Saturday, July 14, 2007

Religion in the Public Sphere, Rev. 1

(I've resurrected a prior post and given it a substantial rewrite. I hope to get it published as an opinion piece in a local newspaper. Any suggestions would be welcome.)

There's been much uproar lately about purported attempts by both Left and Right to shape public policy in ways that critics charge are undemocratic. James Dobson of Focus on the Family condemns so-called “activist” judges who he says put personal ideology over loyalty to the Constitution. The so-called “New Atheists” – men like Daniel Dennett, Christopher Hitchens and Richard Dawkins – decry religion and argue that it has a corrosive effect on the democratic ideals of society. The Left accuses the religious Right of a conspiracy to impose a Christian world-view on non-Christians and cite the efforts to outlaw abortion and stem-cell research as evidence of this. The religious Right accuses the secular Left of conspiracy too, a conspiracy to wipe out all trace of Christianity from the public sphere.

Examples could be multiplied. We live in a society where a secular Left and a religious Right hurl accusations across what might seem an unbridgeable political divide. My intent is not to weigh in on this or that particular issue but rather to say something about the place of religion in the public sphere. Some say that when we enter into public debate about public policy, we must leave our religion behind. (I've heard this said both by the Right and the Left, but the charge seems more often to originate from the Left.) Others say that religious belief must be the primary if not the sole source of one's political views.

These two opinions about the place of religion in the public sphere are the extremes, and as is so often the case with extremes, both must be rejected. The secular extreme requires the impossible. Religious folk can't simply shed their religious beliefs when they enter into political debate. The religious beliefs of religious folk penetrate to the very core of their being. They can no more shed them than they can shed their skin. But this is no reason to embrace the religious extreme. Much that religious folk here in the U.S. believe should not be written into law. Christians hold that they must attend church, and yet I expect everyone will agree that church attendance should not be mandated by law. I don’t mean to suggest that Christians hold that any purely religious duty should be written into law. Indeed most say precisely the opposite. No Christian of whom I know hopes for the emergence of a Christian body of law – a kind of Christian correlate of Muslim sharia - that will control behavior in minute detail. My point is only that we must reject both the secular and the religious extremes. Religion can’t be forbidden a place in the public sphere, but neither can it be allowed to dictate the practices of non-religious folk.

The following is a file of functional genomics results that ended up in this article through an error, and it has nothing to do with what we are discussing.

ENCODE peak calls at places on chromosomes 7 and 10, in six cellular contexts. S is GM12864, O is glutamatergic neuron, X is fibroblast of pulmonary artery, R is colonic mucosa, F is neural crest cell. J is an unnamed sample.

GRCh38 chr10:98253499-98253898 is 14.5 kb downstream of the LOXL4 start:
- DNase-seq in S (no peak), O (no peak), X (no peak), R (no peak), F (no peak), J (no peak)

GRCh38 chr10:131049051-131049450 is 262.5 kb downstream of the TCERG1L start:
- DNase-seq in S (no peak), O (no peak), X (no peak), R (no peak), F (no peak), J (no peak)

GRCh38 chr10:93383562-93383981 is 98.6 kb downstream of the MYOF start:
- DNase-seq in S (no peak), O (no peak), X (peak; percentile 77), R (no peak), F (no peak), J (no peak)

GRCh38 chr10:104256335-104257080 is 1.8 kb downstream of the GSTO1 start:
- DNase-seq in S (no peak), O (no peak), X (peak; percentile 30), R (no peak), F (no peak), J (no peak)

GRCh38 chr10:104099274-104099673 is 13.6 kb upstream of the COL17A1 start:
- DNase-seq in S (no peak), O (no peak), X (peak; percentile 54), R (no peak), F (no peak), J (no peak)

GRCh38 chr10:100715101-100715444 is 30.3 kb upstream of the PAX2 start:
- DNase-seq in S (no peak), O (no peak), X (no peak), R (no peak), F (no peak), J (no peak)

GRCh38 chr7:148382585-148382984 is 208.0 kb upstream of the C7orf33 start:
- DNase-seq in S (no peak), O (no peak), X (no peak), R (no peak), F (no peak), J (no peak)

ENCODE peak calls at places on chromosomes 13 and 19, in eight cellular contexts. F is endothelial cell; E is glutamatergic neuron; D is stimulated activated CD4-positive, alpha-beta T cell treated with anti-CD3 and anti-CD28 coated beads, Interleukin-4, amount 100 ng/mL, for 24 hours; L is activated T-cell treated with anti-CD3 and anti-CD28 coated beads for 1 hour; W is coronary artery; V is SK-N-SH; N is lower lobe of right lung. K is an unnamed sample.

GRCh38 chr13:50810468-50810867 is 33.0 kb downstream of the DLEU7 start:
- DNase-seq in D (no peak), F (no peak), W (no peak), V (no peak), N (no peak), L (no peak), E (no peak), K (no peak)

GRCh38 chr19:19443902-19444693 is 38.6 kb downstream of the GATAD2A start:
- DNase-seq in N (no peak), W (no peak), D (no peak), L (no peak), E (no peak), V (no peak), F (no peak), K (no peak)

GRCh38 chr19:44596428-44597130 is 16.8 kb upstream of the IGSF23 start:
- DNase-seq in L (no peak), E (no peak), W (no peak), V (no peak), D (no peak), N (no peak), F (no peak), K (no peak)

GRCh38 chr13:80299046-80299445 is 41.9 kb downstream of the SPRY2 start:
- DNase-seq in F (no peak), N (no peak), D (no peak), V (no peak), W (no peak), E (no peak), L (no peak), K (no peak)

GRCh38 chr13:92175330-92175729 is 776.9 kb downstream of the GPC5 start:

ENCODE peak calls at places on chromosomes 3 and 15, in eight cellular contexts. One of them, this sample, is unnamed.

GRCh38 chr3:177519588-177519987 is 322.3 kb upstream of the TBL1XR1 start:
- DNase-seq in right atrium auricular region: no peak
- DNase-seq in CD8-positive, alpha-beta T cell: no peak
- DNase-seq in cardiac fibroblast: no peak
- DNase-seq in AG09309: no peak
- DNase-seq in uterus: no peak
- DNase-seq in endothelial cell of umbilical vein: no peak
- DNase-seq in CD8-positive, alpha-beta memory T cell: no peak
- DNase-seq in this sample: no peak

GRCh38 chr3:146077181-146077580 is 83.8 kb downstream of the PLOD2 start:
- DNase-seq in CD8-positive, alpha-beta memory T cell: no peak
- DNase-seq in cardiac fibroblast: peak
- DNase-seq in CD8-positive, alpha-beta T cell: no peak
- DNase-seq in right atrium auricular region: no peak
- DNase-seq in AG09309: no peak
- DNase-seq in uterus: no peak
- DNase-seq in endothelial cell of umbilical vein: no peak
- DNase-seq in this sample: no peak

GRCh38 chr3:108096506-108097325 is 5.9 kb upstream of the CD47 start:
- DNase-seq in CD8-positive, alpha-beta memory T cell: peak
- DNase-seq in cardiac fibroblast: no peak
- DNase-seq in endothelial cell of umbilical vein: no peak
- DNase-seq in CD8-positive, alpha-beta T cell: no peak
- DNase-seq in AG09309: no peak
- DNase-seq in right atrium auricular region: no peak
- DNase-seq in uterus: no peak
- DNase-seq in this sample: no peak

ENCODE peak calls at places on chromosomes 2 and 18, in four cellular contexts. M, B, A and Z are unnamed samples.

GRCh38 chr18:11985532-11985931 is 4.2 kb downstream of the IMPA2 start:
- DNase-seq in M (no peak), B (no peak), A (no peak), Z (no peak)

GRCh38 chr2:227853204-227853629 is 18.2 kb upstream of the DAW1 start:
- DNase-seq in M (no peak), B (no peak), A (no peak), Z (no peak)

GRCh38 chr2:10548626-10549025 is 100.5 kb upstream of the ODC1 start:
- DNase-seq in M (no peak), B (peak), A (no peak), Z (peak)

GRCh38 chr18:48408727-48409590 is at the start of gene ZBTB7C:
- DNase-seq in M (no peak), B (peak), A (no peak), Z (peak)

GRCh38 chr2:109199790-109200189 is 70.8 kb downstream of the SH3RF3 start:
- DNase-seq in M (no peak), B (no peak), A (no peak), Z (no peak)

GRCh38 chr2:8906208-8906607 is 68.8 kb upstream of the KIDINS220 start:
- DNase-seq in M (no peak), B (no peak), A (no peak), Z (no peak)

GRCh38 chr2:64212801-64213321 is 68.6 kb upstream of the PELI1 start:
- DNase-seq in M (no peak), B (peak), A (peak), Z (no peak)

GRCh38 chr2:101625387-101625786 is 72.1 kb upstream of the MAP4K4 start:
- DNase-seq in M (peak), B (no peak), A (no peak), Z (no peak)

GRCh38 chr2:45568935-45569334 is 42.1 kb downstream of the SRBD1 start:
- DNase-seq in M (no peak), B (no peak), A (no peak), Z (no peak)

So then we must seek for an intermediate view – a view that lies between the secular and religious extremes. But where is that mean between the two extremes? What is the reasonable compromise, the compromise to which all parties can agree?

My suggestion is this. It is quite legitimate to bring your religious beliefs to bear in political debate. But if you do so, you must give arguments that do not presuppose loyalty to your religious world-view. Rather your reasons must be, insofar as this is possible, universal in the sense that they have the potential to sway everyone who hears. If you have no universal reasons to give, you must no longer attempt to write your views into law. We live in a democratic society. When issues to do with the common good arise, no one group may simply impose its views on another. Rather each group must enter into the realm of public debate and there give reasons that have at least the potential to sway its opponents. But reasons like that – reasons that have the potential to sway one’s opponents – must be universal. They must be reasonable in themselves and not presuppose commitment to one or another religious world-view.